Electric field indicates how large and in what direction the electric force on a charge would be if that charge were placed at location \((x,y,z)\).

The divergence field is the scalar product between the Nabla operator \(\nabla\) and the electric field \( \class{blue}{\boldsymbol{E}} \):
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\[ \nabla ~\cdot~ \class{blue}{\boldsymbol{E}} ~=~ \begin{bmatrix} \frac{\partial}{\partial x} \\ \frac{\partial}{\partial y} \\ \frac{\partial}{\partial z} \end{bmatrix} ~\cdot~ \begin{bmatrix} \class{blue}{E_{\text x}} \\ \class{blue}{E_{\text y}} \\ \class{blue}{E_{\text z}} \end{bmatrix} \]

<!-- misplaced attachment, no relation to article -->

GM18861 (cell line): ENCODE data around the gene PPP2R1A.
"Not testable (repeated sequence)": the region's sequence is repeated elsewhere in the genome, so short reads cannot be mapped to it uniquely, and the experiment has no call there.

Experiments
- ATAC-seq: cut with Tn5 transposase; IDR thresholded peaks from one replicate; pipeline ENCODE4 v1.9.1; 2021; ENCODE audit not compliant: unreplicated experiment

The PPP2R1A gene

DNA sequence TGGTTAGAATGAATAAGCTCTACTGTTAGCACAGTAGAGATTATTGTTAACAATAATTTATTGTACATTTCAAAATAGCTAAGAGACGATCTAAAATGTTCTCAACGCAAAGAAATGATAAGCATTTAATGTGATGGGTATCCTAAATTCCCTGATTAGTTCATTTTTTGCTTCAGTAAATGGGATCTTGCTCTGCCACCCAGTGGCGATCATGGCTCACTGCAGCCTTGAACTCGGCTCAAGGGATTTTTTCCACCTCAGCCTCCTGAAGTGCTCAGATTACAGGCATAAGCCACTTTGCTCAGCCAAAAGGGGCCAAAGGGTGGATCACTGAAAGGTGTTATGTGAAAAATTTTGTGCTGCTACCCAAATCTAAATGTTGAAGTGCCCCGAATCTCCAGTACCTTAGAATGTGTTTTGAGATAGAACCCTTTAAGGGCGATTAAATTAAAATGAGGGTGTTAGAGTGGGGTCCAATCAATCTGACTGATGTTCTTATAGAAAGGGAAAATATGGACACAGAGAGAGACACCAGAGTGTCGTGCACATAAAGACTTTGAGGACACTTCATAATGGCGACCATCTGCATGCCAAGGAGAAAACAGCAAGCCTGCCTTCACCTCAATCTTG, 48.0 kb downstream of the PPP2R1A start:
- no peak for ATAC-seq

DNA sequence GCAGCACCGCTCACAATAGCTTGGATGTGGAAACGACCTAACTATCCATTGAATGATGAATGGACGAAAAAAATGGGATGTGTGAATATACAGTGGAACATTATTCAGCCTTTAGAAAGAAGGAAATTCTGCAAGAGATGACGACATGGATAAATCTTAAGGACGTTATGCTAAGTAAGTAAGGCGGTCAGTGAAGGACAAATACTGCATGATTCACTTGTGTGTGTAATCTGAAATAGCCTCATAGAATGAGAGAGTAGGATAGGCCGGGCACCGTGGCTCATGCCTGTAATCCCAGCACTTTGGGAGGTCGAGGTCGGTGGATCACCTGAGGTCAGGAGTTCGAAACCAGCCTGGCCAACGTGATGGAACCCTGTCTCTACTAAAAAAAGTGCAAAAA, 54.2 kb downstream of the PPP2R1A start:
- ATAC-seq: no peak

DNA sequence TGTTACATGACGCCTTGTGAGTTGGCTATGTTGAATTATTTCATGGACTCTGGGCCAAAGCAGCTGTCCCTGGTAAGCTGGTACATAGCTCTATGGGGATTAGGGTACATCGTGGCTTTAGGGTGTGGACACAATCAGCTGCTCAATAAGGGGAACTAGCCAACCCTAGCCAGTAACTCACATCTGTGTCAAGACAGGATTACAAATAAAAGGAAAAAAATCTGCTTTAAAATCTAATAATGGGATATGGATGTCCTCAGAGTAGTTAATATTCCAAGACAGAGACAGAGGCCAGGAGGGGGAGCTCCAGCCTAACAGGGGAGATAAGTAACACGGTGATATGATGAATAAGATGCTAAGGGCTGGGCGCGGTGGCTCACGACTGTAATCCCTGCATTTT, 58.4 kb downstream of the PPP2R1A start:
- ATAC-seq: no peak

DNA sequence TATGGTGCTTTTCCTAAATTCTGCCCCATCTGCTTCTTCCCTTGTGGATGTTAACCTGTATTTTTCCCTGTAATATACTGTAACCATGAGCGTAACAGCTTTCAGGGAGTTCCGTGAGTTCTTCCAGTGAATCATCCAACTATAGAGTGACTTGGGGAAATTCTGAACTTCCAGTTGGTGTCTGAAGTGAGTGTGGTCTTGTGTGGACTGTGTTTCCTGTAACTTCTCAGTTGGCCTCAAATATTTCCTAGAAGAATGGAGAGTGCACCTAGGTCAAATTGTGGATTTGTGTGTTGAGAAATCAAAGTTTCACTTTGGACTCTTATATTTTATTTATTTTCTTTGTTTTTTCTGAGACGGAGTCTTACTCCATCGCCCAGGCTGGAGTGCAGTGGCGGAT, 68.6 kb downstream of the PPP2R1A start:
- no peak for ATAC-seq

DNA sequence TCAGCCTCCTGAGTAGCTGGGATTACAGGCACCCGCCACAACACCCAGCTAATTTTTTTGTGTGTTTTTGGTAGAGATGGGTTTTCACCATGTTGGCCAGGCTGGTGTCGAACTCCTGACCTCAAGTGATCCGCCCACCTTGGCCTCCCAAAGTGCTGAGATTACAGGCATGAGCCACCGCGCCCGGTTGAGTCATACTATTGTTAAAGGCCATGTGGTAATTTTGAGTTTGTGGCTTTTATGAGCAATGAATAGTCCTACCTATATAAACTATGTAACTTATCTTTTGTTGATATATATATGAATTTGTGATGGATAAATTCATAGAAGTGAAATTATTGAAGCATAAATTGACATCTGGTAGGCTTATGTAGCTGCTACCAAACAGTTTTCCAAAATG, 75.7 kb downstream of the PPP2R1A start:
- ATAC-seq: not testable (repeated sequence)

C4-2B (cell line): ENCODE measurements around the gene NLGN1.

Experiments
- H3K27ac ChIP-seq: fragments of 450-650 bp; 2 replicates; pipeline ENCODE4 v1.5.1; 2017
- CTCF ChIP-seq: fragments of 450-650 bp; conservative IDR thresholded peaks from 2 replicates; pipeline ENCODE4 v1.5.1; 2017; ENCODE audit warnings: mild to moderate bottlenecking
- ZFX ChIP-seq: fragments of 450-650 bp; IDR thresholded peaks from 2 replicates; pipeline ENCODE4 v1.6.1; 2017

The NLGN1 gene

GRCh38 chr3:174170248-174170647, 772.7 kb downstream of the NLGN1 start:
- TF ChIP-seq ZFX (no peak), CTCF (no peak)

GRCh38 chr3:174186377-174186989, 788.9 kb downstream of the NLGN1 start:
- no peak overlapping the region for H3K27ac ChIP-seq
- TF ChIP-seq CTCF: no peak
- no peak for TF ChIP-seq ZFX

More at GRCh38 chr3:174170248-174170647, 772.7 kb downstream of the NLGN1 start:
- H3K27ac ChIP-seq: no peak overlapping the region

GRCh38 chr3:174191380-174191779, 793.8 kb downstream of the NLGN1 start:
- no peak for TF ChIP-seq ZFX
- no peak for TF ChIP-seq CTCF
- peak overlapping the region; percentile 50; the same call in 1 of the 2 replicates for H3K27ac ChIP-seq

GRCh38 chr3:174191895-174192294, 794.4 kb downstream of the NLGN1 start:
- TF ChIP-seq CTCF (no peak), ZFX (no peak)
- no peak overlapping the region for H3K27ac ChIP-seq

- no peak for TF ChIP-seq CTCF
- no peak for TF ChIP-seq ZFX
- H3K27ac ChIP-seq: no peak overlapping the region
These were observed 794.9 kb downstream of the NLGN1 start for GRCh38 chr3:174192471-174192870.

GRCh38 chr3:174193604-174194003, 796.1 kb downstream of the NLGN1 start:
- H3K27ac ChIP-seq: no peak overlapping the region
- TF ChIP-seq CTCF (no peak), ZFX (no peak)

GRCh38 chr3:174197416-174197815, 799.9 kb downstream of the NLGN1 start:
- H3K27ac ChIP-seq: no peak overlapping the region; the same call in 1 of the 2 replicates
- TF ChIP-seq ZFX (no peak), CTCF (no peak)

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The divergence field is no longer a vector field but a scalar function. The divergence field \( \nabla ~\cdot~ \class{blue}{\boldsymbol{E}}(x,y,z) \) at the location \((x,y,z)\) can be positive, negative or zero. With positive divergence, there is a positive electric charge (a source) at the location \((x,y,z)\). When the divergence is negative, there is a negative electric charge (a sink) at the \((x,y,z)\) location. If, on the other hand, the divergence at the location \((x,y,z)\) is zero, then there is no electric charge there.